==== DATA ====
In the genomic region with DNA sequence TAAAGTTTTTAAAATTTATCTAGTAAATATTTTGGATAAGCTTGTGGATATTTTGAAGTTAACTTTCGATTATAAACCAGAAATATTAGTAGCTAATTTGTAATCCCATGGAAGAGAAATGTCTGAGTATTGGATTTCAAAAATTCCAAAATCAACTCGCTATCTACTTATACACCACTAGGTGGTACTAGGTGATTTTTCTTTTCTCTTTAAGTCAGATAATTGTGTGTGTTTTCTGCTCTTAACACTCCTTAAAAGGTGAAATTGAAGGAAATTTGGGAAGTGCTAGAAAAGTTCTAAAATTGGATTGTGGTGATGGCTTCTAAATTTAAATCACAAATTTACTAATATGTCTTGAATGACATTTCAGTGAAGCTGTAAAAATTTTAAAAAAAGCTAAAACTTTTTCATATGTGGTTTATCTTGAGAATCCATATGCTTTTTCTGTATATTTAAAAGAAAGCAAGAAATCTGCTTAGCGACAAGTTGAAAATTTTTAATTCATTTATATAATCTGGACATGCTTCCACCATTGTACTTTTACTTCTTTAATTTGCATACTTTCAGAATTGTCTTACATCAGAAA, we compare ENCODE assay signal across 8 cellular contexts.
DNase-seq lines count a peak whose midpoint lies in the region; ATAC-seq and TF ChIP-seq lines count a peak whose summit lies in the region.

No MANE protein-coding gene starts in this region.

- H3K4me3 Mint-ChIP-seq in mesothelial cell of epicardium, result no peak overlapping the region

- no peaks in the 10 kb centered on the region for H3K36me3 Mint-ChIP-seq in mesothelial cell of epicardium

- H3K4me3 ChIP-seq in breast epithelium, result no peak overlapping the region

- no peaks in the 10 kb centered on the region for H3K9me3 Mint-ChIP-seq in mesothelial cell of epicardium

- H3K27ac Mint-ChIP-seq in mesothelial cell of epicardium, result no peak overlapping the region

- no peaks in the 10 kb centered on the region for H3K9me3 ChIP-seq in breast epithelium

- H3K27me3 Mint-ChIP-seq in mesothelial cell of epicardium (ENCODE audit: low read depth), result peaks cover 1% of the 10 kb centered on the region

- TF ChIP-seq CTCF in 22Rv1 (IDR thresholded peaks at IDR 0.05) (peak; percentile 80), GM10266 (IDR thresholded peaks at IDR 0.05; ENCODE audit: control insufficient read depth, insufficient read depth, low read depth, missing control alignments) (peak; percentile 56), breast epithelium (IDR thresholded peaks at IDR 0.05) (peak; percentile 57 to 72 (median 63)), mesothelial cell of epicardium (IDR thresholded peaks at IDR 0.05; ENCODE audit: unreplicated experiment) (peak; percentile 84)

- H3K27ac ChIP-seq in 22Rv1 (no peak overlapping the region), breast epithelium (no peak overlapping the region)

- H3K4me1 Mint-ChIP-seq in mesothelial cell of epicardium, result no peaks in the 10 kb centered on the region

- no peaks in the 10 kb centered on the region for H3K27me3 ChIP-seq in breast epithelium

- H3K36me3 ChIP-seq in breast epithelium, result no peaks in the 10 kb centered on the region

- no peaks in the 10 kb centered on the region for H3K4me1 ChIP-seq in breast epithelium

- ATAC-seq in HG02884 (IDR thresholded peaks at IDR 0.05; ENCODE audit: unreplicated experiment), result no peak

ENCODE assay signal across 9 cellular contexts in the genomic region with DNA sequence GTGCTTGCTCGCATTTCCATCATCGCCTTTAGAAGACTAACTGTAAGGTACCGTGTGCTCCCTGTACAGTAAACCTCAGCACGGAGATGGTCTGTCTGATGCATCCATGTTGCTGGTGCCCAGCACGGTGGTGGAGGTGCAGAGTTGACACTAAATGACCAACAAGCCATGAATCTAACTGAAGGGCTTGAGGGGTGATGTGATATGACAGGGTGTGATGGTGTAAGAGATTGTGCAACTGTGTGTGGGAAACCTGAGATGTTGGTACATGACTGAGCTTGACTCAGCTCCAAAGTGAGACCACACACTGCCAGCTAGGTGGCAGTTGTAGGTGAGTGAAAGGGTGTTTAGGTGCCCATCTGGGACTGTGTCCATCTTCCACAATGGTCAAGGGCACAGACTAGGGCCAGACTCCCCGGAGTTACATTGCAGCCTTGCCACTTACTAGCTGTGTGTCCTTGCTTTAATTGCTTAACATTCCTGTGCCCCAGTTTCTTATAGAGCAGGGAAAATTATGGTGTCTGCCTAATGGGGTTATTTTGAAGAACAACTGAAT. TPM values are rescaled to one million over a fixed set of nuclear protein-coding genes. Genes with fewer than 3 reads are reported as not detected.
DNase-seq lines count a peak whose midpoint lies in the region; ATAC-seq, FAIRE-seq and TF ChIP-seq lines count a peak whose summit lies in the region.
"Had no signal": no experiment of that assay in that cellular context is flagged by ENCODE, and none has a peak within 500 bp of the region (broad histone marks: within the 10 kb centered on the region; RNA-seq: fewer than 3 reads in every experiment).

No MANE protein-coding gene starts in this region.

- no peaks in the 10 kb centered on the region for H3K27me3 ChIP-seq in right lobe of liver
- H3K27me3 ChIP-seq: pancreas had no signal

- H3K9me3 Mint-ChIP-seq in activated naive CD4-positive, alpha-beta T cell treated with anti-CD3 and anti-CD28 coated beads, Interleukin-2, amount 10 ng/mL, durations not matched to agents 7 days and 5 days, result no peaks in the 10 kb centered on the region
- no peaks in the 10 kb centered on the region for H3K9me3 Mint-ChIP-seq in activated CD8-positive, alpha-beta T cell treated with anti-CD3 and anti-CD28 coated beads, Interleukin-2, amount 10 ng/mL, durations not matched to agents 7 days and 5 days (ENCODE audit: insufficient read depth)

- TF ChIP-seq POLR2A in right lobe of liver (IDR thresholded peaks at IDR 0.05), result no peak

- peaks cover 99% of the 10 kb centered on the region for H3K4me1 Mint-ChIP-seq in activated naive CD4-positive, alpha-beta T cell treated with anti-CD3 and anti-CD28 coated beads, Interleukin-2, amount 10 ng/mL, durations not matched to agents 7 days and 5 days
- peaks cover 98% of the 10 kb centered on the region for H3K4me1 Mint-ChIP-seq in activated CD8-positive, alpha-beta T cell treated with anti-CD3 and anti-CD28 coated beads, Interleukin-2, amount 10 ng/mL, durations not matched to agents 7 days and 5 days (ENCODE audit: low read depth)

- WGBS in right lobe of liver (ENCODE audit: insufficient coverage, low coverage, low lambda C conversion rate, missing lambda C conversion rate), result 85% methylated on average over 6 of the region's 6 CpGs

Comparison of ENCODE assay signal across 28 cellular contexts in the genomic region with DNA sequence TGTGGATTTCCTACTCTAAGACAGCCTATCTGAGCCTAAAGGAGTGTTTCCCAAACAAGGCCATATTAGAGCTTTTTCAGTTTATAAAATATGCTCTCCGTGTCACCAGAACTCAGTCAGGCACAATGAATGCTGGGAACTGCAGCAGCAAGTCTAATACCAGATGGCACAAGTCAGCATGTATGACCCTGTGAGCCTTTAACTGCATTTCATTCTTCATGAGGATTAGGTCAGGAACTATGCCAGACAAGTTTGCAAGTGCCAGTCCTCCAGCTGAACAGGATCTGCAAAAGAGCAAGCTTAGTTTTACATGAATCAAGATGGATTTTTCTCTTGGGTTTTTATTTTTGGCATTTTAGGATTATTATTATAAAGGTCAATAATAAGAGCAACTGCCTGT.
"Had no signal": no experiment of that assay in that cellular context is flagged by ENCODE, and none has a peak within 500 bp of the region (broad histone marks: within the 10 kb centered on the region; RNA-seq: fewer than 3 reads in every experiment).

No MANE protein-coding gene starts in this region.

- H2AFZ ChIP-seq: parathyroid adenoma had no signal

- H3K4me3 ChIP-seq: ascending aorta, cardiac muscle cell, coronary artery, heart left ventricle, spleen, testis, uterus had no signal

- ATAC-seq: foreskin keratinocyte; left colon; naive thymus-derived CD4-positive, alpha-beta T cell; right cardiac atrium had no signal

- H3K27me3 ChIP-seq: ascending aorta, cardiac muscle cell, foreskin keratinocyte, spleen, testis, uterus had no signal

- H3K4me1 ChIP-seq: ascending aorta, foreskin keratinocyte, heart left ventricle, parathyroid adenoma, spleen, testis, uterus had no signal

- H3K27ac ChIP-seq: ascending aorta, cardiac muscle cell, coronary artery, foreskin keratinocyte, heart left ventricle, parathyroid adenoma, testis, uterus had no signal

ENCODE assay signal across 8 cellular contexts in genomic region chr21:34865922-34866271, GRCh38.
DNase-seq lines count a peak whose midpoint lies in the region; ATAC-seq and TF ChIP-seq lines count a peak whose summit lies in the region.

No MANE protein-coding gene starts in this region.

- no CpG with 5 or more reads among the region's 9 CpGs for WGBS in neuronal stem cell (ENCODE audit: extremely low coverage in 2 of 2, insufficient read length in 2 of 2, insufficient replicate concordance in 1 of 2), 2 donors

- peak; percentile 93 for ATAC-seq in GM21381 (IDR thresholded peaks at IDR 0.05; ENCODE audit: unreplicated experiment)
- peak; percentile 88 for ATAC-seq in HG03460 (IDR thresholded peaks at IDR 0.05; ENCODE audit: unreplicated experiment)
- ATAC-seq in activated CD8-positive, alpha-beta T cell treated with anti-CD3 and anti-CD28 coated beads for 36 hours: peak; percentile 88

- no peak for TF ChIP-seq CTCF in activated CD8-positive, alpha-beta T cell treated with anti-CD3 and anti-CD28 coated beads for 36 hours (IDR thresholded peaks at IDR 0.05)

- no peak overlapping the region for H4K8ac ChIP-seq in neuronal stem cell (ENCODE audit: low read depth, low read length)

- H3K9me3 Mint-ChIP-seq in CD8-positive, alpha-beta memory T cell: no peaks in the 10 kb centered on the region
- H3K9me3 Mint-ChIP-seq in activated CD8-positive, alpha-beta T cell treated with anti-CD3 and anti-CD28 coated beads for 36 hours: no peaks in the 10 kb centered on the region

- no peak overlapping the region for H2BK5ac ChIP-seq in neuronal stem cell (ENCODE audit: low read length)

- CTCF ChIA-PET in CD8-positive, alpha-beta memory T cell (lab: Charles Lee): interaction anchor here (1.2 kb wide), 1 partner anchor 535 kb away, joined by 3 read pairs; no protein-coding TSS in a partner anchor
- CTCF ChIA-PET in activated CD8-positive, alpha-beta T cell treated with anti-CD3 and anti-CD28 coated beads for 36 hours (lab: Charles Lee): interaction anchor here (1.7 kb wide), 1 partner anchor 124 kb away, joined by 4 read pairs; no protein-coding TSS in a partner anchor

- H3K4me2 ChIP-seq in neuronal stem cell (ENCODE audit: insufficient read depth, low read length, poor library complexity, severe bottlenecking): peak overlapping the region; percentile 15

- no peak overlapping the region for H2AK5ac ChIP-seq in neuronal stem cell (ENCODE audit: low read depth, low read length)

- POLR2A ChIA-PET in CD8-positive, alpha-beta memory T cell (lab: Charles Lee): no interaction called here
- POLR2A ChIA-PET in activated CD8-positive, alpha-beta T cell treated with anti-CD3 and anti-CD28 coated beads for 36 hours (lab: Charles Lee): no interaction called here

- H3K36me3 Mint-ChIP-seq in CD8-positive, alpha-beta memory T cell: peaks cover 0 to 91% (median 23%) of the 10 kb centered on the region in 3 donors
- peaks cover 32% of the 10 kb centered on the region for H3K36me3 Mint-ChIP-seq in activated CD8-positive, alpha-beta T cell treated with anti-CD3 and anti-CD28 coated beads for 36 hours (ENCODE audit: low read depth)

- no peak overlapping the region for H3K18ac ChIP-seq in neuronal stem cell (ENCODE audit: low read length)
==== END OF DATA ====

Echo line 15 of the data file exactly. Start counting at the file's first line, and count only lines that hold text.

- H3K36me3 ChIP-seq in breast epithelium, result no peaks in the 10 kb centered on the region